How the Digital Natives Feel About E-Textbooks: A Survey

How the Digital Natives Feel About E-Textbooks: A Survey
For the first time in my 27 years of teaching Spanish, I am using an e-textbook this year. We have been in session for about six weeks now, so I thought it would be a good idea to assess the students’ perceptions concerning their online textbook
in Spanish II class. While we are dealing daily with technology issues, such as a slow Wi-Fi in my class or students’ smart phones not wanting to connect (mainly the iPhones), I personally have noticed one great benefit: the students are now able to do work independently for much longer periods of time.

In our old textbook, my students could never do anything alone for longer than perhaps ten minutes at a time, except for looking up definitions, which is clearly on the lowest level on the Bloom’s Taxonomy. Now, I can present the concept to the whole class, followed by extended independent group work. Today, for example, we reviewed the formation of the present perfect tense on the Promethean Board. Then, students completed three online independent activities. The first one was fairly basic, involving changing verbs to the past participle. The second activity consisted of Google Searching seven locations in Mexico City and deciding what activities could be done there, using our lesson vocabulary. The final activity tied the lesson to students’ personal lives. They had to use the present perfect tense to create original sentences, describing ten different activities that they had done previously in their hometown in East Tennessee. These three independent activities took about 30 minutes to submit.

My survey sample included three of my Spanish II classes. They included responses by honors/dual enrollment students as well as regular and special education students. The results were as follows:

  1. What are your general feelings about using an e-textbook?

Overall general comments included that they thought it was fun and educational, they liked it very much, but it was slow (the Wi-Fi). Some thought that the e-book held us back because they thought they were progressing too slowly. Students mainly liked not having to carry another heavy book around.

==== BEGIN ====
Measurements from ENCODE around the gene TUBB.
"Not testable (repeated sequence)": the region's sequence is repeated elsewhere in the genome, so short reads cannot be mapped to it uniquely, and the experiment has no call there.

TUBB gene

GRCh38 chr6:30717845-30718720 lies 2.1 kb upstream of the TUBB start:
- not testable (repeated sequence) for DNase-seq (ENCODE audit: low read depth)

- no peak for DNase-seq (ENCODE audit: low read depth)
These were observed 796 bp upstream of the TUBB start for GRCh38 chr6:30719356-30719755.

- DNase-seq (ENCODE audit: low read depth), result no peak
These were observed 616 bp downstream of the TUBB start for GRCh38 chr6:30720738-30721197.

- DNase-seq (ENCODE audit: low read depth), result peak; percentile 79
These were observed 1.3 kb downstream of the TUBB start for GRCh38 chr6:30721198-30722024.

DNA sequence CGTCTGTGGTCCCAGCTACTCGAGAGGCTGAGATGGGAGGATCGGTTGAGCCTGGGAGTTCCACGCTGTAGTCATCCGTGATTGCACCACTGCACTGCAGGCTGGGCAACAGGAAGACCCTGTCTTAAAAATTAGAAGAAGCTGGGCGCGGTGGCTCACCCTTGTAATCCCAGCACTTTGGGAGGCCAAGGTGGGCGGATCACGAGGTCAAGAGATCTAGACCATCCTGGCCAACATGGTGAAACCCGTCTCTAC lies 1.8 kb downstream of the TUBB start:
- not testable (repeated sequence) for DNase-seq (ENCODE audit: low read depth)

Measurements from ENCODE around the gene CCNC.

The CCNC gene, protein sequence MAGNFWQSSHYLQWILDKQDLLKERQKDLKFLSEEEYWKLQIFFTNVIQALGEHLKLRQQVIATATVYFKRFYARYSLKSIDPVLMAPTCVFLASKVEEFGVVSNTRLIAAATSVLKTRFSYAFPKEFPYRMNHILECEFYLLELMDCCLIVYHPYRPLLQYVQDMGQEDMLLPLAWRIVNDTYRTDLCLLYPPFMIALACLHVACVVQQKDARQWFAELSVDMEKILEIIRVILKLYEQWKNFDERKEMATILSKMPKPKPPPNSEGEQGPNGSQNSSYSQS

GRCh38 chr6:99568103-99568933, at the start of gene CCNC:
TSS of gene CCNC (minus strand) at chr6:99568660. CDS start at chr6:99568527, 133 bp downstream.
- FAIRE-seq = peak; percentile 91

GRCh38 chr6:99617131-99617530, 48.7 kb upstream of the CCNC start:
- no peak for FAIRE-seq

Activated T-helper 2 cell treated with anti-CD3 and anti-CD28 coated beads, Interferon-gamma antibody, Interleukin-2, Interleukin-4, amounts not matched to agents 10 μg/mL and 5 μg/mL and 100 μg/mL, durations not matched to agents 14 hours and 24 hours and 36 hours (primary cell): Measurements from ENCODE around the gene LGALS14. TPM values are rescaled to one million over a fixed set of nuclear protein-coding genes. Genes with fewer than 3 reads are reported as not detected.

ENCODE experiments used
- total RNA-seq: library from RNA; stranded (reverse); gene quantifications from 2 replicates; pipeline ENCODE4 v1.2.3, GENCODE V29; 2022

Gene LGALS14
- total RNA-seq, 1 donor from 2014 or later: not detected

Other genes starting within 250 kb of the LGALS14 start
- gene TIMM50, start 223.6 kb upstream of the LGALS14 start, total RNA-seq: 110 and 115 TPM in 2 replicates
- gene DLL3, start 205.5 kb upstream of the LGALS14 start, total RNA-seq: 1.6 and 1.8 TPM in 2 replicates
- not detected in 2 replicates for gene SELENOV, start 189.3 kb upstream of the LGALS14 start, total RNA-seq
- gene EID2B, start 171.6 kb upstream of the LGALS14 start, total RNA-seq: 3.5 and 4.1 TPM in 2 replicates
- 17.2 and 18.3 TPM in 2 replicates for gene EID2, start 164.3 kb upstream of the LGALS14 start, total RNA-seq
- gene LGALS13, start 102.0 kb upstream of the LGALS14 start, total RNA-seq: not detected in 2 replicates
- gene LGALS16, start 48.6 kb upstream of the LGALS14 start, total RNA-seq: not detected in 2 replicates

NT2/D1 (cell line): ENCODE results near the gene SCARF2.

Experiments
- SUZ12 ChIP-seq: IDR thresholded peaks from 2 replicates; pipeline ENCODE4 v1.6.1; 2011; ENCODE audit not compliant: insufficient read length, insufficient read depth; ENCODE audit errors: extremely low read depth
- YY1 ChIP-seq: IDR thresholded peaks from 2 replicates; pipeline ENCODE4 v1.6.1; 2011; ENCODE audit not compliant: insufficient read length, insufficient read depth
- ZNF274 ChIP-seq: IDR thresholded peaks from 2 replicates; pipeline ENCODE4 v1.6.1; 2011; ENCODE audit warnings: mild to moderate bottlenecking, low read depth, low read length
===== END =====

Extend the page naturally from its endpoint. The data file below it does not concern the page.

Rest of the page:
1. Is this the first time you have ever used an e-textbook?

A total of 81% of respondents said they had never used an e-textbook.

  1. What are the positives about using an e-textbook in this class?

Students stated that they really liked being able to use their cell phones in class. They especially liked that they could access the book from anywhere and that the presentations are built in the books for repeated viewing and studying at home. Students also appreciated very much that they are able to use technology in the classroom. “I think it is a good way of learning. Also, I like to use technology versus using books. That is why I enjoy this class so much. Well, and I like the teacher!”

  1. What are the negative aspects of using an e-textbook in class?

The main problem with the e-book according to the respondents is that it sometimes takes too long in their opinion to log on and get the work submitted. The WI-FI is not always dependable and there is the perception that we are progressing at a slow pace. An additional problem is that those students who do not have the Internet at home have difficulties getting their homework done. One student reported that “sometimes the Internet messes up or your answers get cleared.”

  1. If it were up to you, would you rather use the regular textbook again?

.             A total of 34% of the students said that they would rather go back to the regular textbook.

  1. How do you access the e-textbook in class

graph etextbook

A total of 79% said they were able to use their own device, while 18% said they used the classroom tablets provided by the teacher. A total of 3% said they do their work on paper, viewing the activities on the Promethean Board.

Overall, I do believe that the students are accustomed to working in the e-textbook by now and are adjusting well. The comments show that they are fairly relaxed in my class and the group environment makes learning fun and enjoyable. Some students clearly would prefer to return to the traditional textbook and not to have to depend on technology to get their work submitted. However, I feel that the occasional technical difficulties are actually a challenge that promotes problem-solving skills. In each of my five Spanish II classes I have been able to identify the tech geniuses who can be called upon for assistance with our technical devices. I can honestly say that we all learn from each other in my 21st Century Spanish classroom. At this point I am not sure if the technology at our high school is advanced enough to keep the e-textbook functional all school year, but it is no doubt a new and exciting way to present my content to the digital natives. 

About the Author
Author: Ruth ValleWebsite:
I am a high school and college Spanish instructor in the East Tennessee area. I am also co-CEO of Ed-Pro Consultants. We are a group of teachers who present webinars on current trends in technology. I was named 2012 Monroe County Teacher of the Year and received the 2014 Hiwassee College Dual Enrollment Innovative Teaching Award.

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